Biden 'not concerned' about recession after US economy shrinks in first quarter of 2022

Biden touted the low unemployment rate and the 'record 4.5 million businesses' created in 2021

President Biden on Thursday said he is "not concerned" about a recession in the immediate future, just hours after the Commerce Department announced that the U.S. economy shrank 1.4% at the beginning of 2022 — marking the worst quarter in two years.

Gross domestic product (GDP), the broadest measure of goods and services produced across the economy, shrank by 1.4% on an annualized basis in the three-month period from January through March, the Commerce Department said in its first reading of the data on Thursday. 


Refinitiv economists expected the report to show the economy had expanded by 1.1%. It marked the worst performance since the spring of 2020, when the U.S. economy was still deep in the throes of the COVID-induced recession.

In this photo provided by the New York Stock Exchange, specialist Stephen Naughton, right, works at his post on the floor. (Courtney Crow/New York Stock Exchange via AP / Associated Press)

When asked about how concerned he is about the prospect of a recession given the GDP report, the president said he is not.

"Well, I'm not concerned about recession," Biden said. "And I mean, you're always concerned about a recession, but the GDP, fell to 1.4%."

"But, here’s the deal," Biden continued. "We also had last quarter consumer spending and business investment and residential investment increased at significant rates, both for leisure as well as hard products."

The president also said unemployment is at its "lowest rate since 1970," and said "a record 4.5 million businesses were created last year."

"We're in a situation where we have a very different view than Senator Scott of Republicans that want to raise taxes on the middle class families and want to include half of small business owners," Biden said.

President Joe Biden signs the American Rescue Plan, a coronavirus relief package, in the Oval Office of the White House, March 11, 2021, in Washington. ((AP Photo/Andrew Harnik, File) / AP Newsroom)

The president was referring to a tax plan rolled out by Sen. Rick Scott, R-Fla., which the adviser said would "increase taxes on millions of middle class Americans and would phase out social security and Medicare."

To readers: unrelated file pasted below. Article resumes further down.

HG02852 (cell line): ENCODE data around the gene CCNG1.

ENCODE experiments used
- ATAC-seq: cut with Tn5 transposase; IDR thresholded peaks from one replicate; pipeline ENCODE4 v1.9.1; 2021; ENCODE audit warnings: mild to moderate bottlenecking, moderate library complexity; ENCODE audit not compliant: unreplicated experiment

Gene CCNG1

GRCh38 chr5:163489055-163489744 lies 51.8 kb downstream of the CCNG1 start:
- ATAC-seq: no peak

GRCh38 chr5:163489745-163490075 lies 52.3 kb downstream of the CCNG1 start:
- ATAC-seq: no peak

Scott rolled out the plan in February, calling it the "11 Point Plan to Rescue America," which proposed raising income taxes on Americans.

"All Americans should pay some income tax to have skin in the game, even if a small amount," Scott wrote in the plan. "Currently over half of Americans pay no income tax."

But Senate Minority Leader Mitch McConnell, R-Ky., shut down the Scott proposal, saying last month that Republicans "will not have as part of our agenda a bill that raises taxes on half the American people and sunsets Social Security and Medicare within five years."

Senate Minority Leader Mitch McConnell, R-Ky., arrives at the Capitol in Washington, Wednesday, Oct. 6, 2021, as a showdown looms with Democrats over raising the debt limit.  (AP Photo/J. Scott Applewhite / Associated Press)

A senior Republican source told Fox News that "income tax hikes are never part of the discussion when Republicans are in charge in Washington." 


The president said that there is "enormous growth in the country that was affected by everything from COVID [and more] that occurred along the way." 

Biden, though, warned that you "always have to take a look" at the risk of recession.

"No one is predicting a recession now — they’re predicting the summer, predicting there may be a recession in 2023," Biden said.

"I am concerned about it," Biden said, referring to a recession next year. 

"But I know one thing, that, you know, if our Republican friends are really interested in doing something about dealing with economic growth, they should help us continue to lower the deficit, which we've done last year, over $350 billion. They should be willing to work with us to have a tax code that is actually one that works and everybody pays their fair share. And they should be in a position where you shouldn't be raising taxes on middle class folks you should be raising taxes on people who everyone acknowledges … aren't paying their fair share," he said. 

The GDP numbers come after inflation numbers released earlier this month revealed a new four-decade high in March as Russia's war on Ukraine fueled rapid price gains for oil and gas that wiped out the benefits of rising wages for most Americans.

The consumer price index rose 8.5% in March from a year ago, according to the Labor Department report released earlier this month, marking the fastest increase since January 1982 when inflation hit 8.4%. The CPI, which measures a bevy of goods ranging from gasoline and health care to groceries and rents, jumped 1.2% in the one-month period from January.


FOX Business' Megan Henney contributed to this report.